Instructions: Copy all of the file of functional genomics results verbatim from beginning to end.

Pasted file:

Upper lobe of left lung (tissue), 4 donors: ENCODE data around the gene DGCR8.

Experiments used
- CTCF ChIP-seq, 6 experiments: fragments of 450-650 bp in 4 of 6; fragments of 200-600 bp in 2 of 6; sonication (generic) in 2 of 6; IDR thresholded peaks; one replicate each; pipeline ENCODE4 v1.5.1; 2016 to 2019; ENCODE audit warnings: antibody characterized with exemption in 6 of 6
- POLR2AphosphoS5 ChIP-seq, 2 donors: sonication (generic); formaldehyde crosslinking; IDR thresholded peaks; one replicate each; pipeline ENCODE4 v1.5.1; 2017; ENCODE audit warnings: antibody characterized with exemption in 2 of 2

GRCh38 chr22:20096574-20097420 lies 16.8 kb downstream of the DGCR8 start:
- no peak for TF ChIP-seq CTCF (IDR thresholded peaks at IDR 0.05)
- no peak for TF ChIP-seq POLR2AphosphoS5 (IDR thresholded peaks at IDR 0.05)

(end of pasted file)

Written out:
Upper lobe of left lung (tissue), 4 donors: ENCODE data around the gene DGCR8.

Experiments used
- CTCF ChIP-seq, 6 experiments: fragments of 450-650 bp in 4 of 6; fragments of 200-600 bp in 2 of 6; sonication (generic) in 2 of 6; IDR thresholded peaks; one replicate each; pipeline ENCODE4 v1.5.1; 2016 to 2019; ENCODE audit warnings: antibody characterized with exemption in 6 of 6
- POLR2AphosphoS5 ChIP-seq, 2 donors: sonication (generic); formaldehyde crosslinking; IDR thresholded peaks; one replicate each; pipeline ENCODE4 v1.5.1; 2017; ENCODE audit warnings: antibody characterized with exemption in 2 of 2

GRCh38 chr22:20096574-20097420 lies 16.8 kb downstream of the DGCR8 start:
- no peak for TF ChIP-seq CTCF (IDR thresholded peaks at IDR 0.05)
- no peak for TF ChIP-seq POLR2AphosphoS5 (IDR thresholded peaks at IDR 0.05)